Anthony Meyer, PhD Candidate, UCLA | Jan 08, 2020
Dates: August & September 2019
Locations: Mexico City, Mexico
When Europeans ferried themselves across the Atlantic and began to invade Nahua lands in the central Valley of Mexico in 1519, they were instantly drawn to indigenous beliefs and religious displays. Details of expansive temples, sprawling cities, and gruesomely crafted sacred figures took center stage in early Iberian writings of the Mexica (Aztec) world, but while they gawked at strange rituals and visually intricate art and architecture, they failed to grasp the complexity of Nahua religion and its central agents, the tlamacazque. In open spaces and finely made buildings, Nahua religious specialists, known as tlamacazque, or “the givers of things,” were responsible for counseling rulers, protecting sacred forces, bringing ritual objects to life, and shaping ceremonial spaces. Scholars have since mined colonial texts and images to piece together a more accurate representation of Nahua religion, but an overreliance on texts has shadowed the pivotal roles religious leaders had in the Mexica and early transatlantic worlds. Looking instead to art and architecture as critical windows into the lives of these vital leaders, my dissertation examines how tlamacazque amassed and shaped imperial power across sweeping landscapes under Mexica rule and in the early years of Iberian occupation. In particular, my project investigates the everyday and extraordinary dynamics of the tlamacazque world by studying their religious school called the calmecac and open-air platforms where they dazzled spectators with state-mandated rituals.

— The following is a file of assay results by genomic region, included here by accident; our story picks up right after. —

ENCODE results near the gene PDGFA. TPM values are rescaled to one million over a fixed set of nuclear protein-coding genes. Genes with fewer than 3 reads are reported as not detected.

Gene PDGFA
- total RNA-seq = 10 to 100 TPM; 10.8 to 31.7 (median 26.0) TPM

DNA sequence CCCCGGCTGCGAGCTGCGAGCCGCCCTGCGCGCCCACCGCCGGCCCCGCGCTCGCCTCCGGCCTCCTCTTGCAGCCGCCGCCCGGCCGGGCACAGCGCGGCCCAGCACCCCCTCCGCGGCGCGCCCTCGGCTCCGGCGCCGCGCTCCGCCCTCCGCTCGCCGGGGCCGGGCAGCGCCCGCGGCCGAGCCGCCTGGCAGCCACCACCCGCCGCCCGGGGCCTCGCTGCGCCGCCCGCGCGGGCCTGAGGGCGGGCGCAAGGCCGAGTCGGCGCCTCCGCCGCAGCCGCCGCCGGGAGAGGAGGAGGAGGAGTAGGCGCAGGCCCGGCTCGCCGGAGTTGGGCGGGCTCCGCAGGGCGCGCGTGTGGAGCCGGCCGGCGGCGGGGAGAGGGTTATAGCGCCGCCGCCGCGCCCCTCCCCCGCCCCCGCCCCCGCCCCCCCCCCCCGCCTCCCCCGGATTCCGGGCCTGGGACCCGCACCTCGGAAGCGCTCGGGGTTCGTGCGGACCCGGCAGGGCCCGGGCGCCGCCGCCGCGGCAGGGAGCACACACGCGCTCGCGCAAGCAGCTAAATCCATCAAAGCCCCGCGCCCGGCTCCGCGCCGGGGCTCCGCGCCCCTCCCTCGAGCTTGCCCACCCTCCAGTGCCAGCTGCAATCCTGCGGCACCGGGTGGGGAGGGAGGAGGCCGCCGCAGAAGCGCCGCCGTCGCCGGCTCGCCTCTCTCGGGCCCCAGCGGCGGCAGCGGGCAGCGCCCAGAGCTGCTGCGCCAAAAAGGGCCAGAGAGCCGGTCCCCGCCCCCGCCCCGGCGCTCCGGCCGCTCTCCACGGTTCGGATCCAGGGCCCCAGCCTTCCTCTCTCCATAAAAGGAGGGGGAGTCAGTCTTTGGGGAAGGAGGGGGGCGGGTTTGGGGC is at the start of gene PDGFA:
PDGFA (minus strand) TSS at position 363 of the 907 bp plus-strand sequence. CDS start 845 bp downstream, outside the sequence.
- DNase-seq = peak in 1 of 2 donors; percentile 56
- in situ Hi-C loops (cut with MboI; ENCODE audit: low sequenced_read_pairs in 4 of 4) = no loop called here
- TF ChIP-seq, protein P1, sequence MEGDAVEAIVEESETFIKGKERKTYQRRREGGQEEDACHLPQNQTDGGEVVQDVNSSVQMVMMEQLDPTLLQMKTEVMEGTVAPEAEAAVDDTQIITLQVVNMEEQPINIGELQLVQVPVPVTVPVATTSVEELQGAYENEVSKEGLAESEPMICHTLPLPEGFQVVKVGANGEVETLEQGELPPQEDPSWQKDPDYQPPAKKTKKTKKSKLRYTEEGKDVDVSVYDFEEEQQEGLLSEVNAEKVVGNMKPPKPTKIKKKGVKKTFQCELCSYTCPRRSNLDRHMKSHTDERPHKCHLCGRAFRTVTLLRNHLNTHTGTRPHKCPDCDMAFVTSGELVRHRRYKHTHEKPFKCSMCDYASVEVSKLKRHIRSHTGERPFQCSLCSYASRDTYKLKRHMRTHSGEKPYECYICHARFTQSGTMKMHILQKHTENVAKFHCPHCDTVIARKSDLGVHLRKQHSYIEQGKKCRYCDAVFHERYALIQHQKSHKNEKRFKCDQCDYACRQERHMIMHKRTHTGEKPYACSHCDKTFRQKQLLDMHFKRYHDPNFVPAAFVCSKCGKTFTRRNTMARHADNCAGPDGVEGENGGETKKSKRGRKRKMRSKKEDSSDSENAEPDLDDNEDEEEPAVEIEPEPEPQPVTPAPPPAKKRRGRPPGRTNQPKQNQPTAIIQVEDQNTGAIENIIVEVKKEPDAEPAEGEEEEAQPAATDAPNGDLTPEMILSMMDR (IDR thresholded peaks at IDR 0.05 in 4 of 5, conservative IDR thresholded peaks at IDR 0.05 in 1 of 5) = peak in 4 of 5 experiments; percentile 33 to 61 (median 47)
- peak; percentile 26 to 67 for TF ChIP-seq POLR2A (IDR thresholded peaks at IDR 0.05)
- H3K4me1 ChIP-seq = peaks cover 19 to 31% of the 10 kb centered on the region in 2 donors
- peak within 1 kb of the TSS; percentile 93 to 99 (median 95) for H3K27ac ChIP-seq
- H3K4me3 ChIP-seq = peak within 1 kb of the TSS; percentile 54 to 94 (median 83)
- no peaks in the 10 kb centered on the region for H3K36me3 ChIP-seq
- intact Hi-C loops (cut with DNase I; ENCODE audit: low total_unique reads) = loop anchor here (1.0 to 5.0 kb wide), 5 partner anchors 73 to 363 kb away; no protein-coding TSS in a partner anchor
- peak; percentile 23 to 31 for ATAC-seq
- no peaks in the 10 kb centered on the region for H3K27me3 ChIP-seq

Contrary to the promoted tale that religious specialists met their demise at the hands of European invaders, they continued to be of critical influence, not only in maintaining traditions but also in safeguarding sacred spaces and objects. Europeans incorporated Mexica religious spaces in surprisingly diverse ways, belying the simplified narrative we are taught in survey courses: that Iberians razed temples and surmounted them with sixteenth-century Christian churches. In fact, sixteenth-century material culture, as Alessandra Russo has noted, provides us with unique glimpses into the ways that Nahua peoples had “to metaphorically rethink space and time.”1 With the generous support of the Edilia and François-Auguste de Montêquin Junior Scholar Fellowship, I was able to closely examine these changes and reconfigurations for six weeks in two important Nahua urban areas—Tenochtitlan and Tlatelolco—located in present-day Mexico City. These architectural studies helped me to understand the diverse approaches Europeans took when trying to eliminate Mexica sacred spaces, as well as how Nahua religious specialists possibly restored meaning to these entangling and transforming places.